Dr. Peter Goodwin Leaves a Lasting Legacy
I am sincerely gratified to have served as the chairman of the committee that successfully passed the Oregon
Death with Dignity Act. This was the most gratifying work I have done in my entire life. The people the law has helped, the peace of mind it has brought to patients and doctors—nothing has given me more gratification in all the other great events of my life.
In 2001 I was diagnosed with non-Hodgkin’s lymphoma, and of course that can be a fatal illness. Strangely, there was not a moment that I thought I was not going to recover. It was amazing I had that expectation because the oncologist said there was a 30-percent death rate, or maybe a 30-percent survival rate. I can’t even remember anymore. But it doesn’t matter because he made all the right choices, and I survived. Of course I did the advance directives and of course I did the POLST form. But making a date with death, I just didn’t do that.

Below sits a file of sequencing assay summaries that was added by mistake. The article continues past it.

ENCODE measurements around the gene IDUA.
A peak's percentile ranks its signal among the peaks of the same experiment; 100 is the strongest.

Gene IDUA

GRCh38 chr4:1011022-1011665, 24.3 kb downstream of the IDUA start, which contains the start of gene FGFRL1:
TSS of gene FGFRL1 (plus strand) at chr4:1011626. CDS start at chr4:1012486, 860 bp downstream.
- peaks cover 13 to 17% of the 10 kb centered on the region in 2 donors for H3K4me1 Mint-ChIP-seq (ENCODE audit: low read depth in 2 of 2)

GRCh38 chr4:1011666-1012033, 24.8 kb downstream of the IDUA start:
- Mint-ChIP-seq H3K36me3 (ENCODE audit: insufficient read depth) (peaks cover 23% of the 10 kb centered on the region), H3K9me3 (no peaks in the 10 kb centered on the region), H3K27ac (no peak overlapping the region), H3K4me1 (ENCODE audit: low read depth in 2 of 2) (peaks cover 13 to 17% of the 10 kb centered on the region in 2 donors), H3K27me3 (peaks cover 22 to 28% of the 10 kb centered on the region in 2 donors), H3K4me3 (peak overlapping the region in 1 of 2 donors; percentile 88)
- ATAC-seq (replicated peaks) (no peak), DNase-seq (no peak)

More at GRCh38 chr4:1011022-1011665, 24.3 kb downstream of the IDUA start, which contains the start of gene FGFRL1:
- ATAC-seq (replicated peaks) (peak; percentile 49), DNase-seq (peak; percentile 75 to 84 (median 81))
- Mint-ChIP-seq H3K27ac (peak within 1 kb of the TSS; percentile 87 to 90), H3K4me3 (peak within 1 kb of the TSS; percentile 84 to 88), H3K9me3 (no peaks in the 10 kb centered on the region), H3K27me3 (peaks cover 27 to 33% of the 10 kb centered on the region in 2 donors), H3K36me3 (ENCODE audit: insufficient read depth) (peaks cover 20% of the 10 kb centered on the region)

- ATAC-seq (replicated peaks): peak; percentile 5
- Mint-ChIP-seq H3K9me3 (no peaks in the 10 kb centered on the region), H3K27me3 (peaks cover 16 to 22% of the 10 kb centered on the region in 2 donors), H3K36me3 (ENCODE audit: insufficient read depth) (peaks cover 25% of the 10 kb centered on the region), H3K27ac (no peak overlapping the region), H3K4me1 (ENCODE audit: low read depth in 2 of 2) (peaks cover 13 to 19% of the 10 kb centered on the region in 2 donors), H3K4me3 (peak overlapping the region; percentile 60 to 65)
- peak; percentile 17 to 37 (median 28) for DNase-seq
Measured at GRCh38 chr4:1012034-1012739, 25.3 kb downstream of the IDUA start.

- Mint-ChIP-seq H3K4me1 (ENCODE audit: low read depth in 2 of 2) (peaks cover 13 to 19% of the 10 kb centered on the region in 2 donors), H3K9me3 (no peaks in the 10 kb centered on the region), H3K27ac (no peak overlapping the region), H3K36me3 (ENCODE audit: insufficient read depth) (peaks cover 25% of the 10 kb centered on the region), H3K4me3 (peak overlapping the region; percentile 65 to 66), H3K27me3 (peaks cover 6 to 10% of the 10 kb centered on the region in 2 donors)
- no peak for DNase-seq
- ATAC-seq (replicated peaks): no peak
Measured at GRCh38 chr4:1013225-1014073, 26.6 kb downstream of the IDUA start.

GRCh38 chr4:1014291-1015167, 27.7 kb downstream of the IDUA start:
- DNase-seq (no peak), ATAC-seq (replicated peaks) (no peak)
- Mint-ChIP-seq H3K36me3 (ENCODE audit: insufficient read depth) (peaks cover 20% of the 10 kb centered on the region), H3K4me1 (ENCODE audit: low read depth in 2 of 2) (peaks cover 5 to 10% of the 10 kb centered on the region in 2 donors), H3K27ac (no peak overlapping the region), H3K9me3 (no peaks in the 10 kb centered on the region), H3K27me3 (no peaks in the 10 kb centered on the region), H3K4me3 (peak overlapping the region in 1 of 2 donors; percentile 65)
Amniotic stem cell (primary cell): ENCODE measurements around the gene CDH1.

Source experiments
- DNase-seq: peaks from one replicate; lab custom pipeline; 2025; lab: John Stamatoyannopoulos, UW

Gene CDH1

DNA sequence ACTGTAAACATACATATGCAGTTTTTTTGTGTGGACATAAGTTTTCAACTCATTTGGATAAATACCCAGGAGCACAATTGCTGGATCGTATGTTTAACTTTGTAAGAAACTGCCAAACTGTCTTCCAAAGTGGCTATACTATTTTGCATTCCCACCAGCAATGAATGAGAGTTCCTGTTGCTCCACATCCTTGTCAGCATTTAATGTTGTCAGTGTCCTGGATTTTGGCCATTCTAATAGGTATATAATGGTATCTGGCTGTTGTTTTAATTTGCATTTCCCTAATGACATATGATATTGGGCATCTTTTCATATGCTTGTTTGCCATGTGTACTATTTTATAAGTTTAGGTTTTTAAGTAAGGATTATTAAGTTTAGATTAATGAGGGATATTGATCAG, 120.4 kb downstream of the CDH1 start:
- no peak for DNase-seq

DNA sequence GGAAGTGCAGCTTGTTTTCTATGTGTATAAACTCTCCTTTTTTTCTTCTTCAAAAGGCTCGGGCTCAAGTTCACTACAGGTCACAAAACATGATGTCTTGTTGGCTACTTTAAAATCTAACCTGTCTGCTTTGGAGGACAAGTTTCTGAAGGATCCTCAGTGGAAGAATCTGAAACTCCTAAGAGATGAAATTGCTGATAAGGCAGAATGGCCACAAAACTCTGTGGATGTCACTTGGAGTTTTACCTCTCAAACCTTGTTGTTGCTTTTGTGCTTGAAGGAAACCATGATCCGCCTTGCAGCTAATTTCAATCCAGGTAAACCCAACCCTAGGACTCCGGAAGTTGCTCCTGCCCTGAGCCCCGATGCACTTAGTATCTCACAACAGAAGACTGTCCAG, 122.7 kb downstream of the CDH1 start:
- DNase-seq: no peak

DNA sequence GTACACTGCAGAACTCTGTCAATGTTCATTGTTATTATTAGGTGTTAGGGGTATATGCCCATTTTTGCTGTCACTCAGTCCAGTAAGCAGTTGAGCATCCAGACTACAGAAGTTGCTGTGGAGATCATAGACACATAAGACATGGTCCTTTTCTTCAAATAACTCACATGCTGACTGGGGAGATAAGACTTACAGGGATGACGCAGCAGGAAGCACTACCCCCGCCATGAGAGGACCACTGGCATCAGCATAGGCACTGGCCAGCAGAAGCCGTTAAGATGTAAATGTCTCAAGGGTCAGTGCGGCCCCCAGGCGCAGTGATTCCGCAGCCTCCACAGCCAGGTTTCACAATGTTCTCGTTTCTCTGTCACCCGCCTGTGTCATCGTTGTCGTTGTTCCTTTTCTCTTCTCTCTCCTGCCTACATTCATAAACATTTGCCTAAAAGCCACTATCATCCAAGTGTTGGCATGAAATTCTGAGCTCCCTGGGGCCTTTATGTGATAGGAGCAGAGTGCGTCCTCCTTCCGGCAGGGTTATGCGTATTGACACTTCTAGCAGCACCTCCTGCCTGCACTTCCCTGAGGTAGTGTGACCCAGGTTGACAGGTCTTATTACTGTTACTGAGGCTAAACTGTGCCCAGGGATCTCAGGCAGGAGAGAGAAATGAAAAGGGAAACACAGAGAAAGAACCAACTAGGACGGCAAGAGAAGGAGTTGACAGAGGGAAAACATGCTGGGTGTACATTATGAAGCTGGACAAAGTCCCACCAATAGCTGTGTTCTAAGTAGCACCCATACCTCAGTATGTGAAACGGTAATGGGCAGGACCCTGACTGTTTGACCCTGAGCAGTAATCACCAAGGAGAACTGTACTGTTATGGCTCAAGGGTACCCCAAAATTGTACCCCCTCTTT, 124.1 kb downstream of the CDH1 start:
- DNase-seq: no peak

Now I have a terminal illness, an unusual brain disease. It’s called corticobasal degeneration. What it does, it’s inexorably forward marching, and there is no treatment for it. So I’ve basically lost the function in my right hand, and I have a tremendous tremor in it as well. And my left hand is becoming more and more affected. My legs are becoming more and more affected. So I have difficulty walking, and more and more difficulty at times knowing where my right arm is. I hardly ever know where it is, and it does all sorts of things unexpectedly and independently. I’m determined that I’m not going to die the way this disease would force me to die, which is in a vegetative state.